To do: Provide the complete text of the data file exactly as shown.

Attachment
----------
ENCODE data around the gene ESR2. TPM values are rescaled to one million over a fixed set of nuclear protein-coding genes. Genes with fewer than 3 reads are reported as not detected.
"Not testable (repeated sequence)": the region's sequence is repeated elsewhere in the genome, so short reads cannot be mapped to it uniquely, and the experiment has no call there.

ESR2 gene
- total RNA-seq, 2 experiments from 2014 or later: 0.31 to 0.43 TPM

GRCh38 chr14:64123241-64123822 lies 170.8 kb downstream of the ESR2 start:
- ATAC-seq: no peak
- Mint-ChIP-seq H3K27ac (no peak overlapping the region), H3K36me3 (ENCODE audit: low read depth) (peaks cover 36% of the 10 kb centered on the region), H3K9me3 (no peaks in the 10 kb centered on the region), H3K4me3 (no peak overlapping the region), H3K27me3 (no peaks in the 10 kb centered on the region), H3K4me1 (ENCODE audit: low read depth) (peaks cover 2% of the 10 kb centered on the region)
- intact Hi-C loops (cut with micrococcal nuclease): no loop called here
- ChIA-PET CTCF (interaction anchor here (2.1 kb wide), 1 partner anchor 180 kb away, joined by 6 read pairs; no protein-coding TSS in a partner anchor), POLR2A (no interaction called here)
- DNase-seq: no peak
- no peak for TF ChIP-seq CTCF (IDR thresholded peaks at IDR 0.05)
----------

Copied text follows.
ENCODE data around the gene ESR2. TPM values are rescaled to one million over a fixed set of nuclear protein-coding genes. Genes with fewer than 3 reads are reported as not detected.
"Not testable (repeated sequence)": the region's sequence is repeated elsewhere in the genome, so short reads cannot be mapped to it uniquely, and the experiment has no call there.

ESR2 gene
- total RNA-seq, 2 experiments from 2014 or later: 0.31 to 0.43 TPM

GRCh38 chr14:64123241-64123822 lies 170.8 kb downstream of the ESR2 start:
- ATAC-seq: no peak
- Mint-ChIP-seq H3K27ac (no peak overlapping the region), H3K36me3 (ENCODE audit: low read depth) (peaks cover 36% of the 10 kb centered on the region), H3K9me3 (no peaks in the 10 kb centered on the region), H3K4me3 (no peak overlapping the region), H3K27me3 (no peaks in the 10 kb centered on the region), H3K4me1 (ENCODE audit: low read depth) (peaks cover 2% of the 10 kb centered on the region)
- intact Hi-C loops (cut with micrococcal nuclease): no loop called here
- ChIA-PET CTCF (interaction anchor here (2.1 kb wide), 1 partner anchor 180 kb away, joined by 6 read pairs; no protein-coding TSS in a partner anchor), POLR2A (no interaction called here)
- DNase-seq: no peak
- no peak for TF ChIP-seq CTCF (IDR thresholded peaks at IDR 0.05)